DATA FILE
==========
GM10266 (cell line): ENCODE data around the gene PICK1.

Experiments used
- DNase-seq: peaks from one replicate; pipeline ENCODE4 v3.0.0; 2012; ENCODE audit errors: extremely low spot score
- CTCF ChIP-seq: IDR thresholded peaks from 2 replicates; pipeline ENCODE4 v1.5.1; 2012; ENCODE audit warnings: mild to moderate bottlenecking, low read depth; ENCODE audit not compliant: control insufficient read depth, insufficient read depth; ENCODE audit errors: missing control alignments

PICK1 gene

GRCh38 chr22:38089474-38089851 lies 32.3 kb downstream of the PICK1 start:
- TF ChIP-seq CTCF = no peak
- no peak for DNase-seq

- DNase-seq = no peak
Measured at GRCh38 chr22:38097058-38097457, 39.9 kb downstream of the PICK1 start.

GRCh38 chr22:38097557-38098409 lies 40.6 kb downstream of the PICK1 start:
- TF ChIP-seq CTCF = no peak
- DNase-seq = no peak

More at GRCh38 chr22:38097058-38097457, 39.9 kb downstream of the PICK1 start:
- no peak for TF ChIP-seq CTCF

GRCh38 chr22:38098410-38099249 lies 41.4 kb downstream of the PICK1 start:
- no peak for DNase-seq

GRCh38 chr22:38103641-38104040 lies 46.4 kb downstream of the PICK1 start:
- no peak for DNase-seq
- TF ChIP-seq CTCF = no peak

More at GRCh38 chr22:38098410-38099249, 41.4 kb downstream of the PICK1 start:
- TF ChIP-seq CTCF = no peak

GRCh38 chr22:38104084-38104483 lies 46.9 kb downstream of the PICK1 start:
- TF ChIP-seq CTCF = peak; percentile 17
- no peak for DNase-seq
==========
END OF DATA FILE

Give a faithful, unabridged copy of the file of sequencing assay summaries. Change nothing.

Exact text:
GM10266 (cell line): ENCODE data around the gene PICK1.

Experiments used
- DNase-seq: peaks from one replicate; pipeline ENCODE4 v3.0.0; 2012; ENCODE audit errors: extremely low spot score
- CTCF ChIP-seq: IDR thresholded peaks from 2 replicates; pipeline ENCODE4 v1.5.1; 2012; ENCODE audit warnings: mild to moderate bottlenecking, low read depth; ENCODE audit not compliant: control insufficient read depth, insufficient read depth; ENCODE audit errors: missing control alignments

PICK1 gene

GRCh38 chr22:38089474-38089851 lies 32.3 kb downstream of the PICK1 start:
- TF ChIP-seq CTCF = no peak
- no peak for DNase-seq

- DNase-seq = no peak
Measured at GRCh38 chr22:38097058-38097457, 39.9 kb downstream of the PICK1 start.

GRCh38 chr22:38097557-38098409 lies 40.6 kb downstream of the PICK1 start:
- TF ChIP-seq CTCF = no peak
- DNase-seq = no peak

More at GRCh38 chr22:38097058-38097457, 39.9 kb downstream of the PICK1 start:
- no peak for TF ChIP-seq CTCF

GRCh38 chr22:38098410-38099249 lies 41.4 kb downstream of the PICK1 start:
- no peak for DNase-seq

GRCh38 chr22:38103641-38104040 lies 46.4 kb downstream of the PICK1 start:
- no peak for DNase-seq
- TF ChIP-seq CTCF = no peak

More at GRCh38 chr22:38098410-38099249, 41.4 kb downstream of the PICK1 start:
- TF ChIP-seq CTCF = no peak

GRCh38 chr22:38104084-38104483 lies 46.9 kb downstream of the PICK1 start:
- TF ChIP-seq CTCF = peak; percentile 17
- no peak for DNase-seq